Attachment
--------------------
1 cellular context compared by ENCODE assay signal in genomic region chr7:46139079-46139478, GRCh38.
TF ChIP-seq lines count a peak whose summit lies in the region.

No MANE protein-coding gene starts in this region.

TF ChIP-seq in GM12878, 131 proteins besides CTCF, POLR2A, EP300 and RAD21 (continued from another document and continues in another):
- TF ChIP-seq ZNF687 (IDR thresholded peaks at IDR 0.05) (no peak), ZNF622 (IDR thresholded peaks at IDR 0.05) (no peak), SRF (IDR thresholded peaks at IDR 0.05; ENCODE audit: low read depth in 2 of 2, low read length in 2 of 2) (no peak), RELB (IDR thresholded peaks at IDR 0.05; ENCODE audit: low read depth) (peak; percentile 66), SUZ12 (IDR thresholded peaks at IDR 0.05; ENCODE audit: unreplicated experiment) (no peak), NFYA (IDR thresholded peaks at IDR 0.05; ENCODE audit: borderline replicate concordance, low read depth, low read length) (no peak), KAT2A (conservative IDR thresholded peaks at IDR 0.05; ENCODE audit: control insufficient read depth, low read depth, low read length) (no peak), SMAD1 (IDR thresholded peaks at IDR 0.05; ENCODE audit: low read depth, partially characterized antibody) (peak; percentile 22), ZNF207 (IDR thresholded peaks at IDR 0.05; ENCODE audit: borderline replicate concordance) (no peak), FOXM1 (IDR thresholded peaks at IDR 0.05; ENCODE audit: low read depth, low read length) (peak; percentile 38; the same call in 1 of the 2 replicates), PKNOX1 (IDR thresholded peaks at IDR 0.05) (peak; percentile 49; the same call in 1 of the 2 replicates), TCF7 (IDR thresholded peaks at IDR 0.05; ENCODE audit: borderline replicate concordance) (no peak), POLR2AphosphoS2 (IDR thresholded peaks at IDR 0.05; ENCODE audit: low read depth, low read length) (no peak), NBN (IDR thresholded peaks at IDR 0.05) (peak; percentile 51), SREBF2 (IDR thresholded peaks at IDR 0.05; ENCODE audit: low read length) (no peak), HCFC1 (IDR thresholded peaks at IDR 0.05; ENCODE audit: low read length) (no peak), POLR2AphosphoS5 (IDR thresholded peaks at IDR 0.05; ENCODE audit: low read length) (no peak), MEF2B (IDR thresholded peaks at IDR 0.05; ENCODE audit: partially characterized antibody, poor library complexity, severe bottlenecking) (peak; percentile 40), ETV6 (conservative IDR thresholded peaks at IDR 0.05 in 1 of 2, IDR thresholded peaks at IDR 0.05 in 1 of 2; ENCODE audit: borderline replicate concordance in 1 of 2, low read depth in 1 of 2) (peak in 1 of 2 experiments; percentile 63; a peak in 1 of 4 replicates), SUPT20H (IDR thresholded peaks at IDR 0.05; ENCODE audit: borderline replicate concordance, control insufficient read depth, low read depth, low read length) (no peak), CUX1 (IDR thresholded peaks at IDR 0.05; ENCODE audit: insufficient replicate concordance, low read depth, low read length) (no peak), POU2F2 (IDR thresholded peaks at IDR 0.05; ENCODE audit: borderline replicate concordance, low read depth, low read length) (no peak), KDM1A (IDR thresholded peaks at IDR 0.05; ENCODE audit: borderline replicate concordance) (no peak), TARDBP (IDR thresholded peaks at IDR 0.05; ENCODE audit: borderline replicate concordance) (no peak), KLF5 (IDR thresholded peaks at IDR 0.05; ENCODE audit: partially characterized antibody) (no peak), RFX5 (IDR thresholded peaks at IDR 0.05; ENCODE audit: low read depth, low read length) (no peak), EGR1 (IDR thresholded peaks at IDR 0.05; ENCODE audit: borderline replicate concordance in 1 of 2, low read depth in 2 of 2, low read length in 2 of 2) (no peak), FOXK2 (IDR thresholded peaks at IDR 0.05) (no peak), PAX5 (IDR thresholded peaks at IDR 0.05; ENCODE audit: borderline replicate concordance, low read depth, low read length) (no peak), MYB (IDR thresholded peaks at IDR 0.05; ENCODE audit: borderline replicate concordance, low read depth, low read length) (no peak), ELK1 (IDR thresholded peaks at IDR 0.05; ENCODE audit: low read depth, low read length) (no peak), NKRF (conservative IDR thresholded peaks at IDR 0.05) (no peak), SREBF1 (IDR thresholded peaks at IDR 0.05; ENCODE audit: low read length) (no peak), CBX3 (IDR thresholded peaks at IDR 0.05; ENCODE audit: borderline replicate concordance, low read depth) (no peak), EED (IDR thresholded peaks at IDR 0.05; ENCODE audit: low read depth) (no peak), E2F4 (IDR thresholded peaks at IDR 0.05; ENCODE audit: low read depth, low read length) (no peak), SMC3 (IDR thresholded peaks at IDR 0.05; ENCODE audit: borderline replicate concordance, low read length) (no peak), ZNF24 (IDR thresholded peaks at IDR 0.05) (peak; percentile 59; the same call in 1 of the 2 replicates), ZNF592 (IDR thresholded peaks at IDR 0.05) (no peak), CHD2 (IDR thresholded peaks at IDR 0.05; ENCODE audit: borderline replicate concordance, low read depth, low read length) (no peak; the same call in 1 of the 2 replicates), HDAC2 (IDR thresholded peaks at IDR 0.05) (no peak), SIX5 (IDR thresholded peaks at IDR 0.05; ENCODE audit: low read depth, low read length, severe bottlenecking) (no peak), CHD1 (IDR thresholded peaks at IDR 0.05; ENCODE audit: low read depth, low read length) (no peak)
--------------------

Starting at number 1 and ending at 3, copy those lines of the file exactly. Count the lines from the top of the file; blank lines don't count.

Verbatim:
1 cellular context compared by ENCODE assay signal in genomic region chr7:46139079-46139478, GRCh38.
TF ChIP-seq lines count a peak whose summit lies in the region.

No MANE protein-coding gene starts in this region.